“In 1992 Orbital – the lamp-sculpture that disrupted the lighting stereotypes of the day – kicked off the collaboration between Foscarini and Ferruccio Laviani. It was a wager. There was no guarantee that a lamp with that appearance would be successful. Nor that it would have survived the test of time,” writes Carlo Urbinati, founder and president of Foscarini, in the booklet that pays homage to 30 years of Orbital and of interaction with Laviani.
“Orbital was the first product I had designed on my own,” Laviani recalls. “I did it in 1991, at the age of 32, when I was working for Michele De Lucchi. One evening after work, I began to make a pencil drawing of a lamp on a big sheet of tracing paper. It was Orbital.”
This was the start of one of Foscarini’s biggest success stories, a lamp-sculpture that marked the start of three decades of cooperation between Ferruccio Laviani and the company based in Marcon. “My encounter with Foscarini came by chance. In 1991 the company called in Rodolfo Dordoni as art director. Rodolfo and I were friends, though he is certainly not someone who makes choices on that basis. But since he was proposing a range of various designers for the first Foscarini collection, he asked me, in complete freedom, to think about a lamp. And I showed him Orbital.”
Orbital went straight into production, just as it had been designed: “Absolutely nothing was changed. From an aesthetic standpoint, it is a lamp that sums up all the inspirations I had in that period, the color, the decoration that came from the world of Memphis, my love affairs that ranged from Nanda Vigo to the artist Alexander Calder, my passion for the English school of the late 1980s, including Ron Arad and Nigel Coates. Inspirations and references that I mixed together, giving rise to this lamp that had never been seen before, but had a language that can easily be traced back to the imaginary of the time, an aspect that perhaps has decreed its success. Orbital was an immediate hit, a bestseller, together with the Lumiere lamp by Rodolfo Dordoni of the previous year.”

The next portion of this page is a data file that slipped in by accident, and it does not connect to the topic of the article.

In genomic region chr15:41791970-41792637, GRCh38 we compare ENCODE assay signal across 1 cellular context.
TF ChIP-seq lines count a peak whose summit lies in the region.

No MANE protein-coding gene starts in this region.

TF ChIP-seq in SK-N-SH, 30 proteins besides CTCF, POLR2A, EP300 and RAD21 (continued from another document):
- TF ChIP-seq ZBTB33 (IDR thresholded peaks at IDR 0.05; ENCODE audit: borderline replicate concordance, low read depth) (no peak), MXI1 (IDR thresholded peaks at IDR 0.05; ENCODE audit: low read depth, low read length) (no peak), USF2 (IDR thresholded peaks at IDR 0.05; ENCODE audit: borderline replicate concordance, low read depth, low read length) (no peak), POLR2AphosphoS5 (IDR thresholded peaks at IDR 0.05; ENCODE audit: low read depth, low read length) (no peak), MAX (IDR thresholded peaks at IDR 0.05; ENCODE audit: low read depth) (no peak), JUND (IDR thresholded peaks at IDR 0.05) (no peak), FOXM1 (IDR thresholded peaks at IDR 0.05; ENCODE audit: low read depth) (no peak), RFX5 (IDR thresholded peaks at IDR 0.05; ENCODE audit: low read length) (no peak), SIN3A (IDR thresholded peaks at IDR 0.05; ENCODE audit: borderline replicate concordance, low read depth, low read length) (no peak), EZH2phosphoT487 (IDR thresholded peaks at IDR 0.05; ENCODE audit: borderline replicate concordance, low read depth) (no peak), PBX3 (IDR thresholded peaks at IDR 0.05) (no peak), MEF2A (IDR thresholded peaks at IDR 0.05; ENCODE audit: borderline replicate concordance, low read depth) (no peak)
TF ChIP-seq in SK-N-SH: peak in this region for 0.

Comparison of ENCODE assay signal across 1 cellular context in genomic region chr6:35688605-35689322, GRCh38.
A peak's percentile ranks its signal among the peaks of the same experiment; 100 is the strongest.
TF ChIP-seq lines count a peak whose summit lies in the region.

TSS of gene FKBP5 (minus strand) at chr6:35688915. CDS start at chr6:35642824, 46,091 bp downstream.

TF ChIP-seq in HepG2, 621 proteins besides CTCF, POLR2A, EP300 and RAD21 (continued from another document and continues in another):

Where did the name come from? “Orbital was a music group in the 1990s, and the name worked because the lamp has a metal fulcrum around which the colored glass pieces rotate, as if in orbit. The name sounded a bit Mid-Century, a bit Fifties sci-fi… everyone liked it right away.”
In these 30 years Orbital has also been offered in a total white version and a reflecting model: “I have an unprecedented black one in my office, which no one has ever seen, because it was never produced.” A lamp that has entered the collective imagination, and has traveled all around the world: “The white version, for example, was chosen for one of the first advertisements for the personal computers of IBM, but it also appears in a video of Mary J. Blige. It is a lamp that has had important references from a visual standpoint. An object that no longer has an age – it was appealing then, it’s appealing today, and perhaps it will be still, 30 years from now, even if it does represent a period, in the late 1980s and early 1990s.”
A breakthrough project back then, and still today: “I absolutely do not compare myself to Sottsass, I’d like to make that clear. But in my studio I have the Callimaco by Ettore Sottsass for Artemide (1982), and my Orbital for Foscarini. What I have always liked about Callimaco is the ability of Sottsass to shift the Memphis philosophy into an industrial product, to make Memphis – which was for an elite – available to everyone, with a mass-market product. In my view, Orbital does the same thing; it is a lamp where artistic and cultural inspirations converge and become an industrial product, at an affordable, proper price.”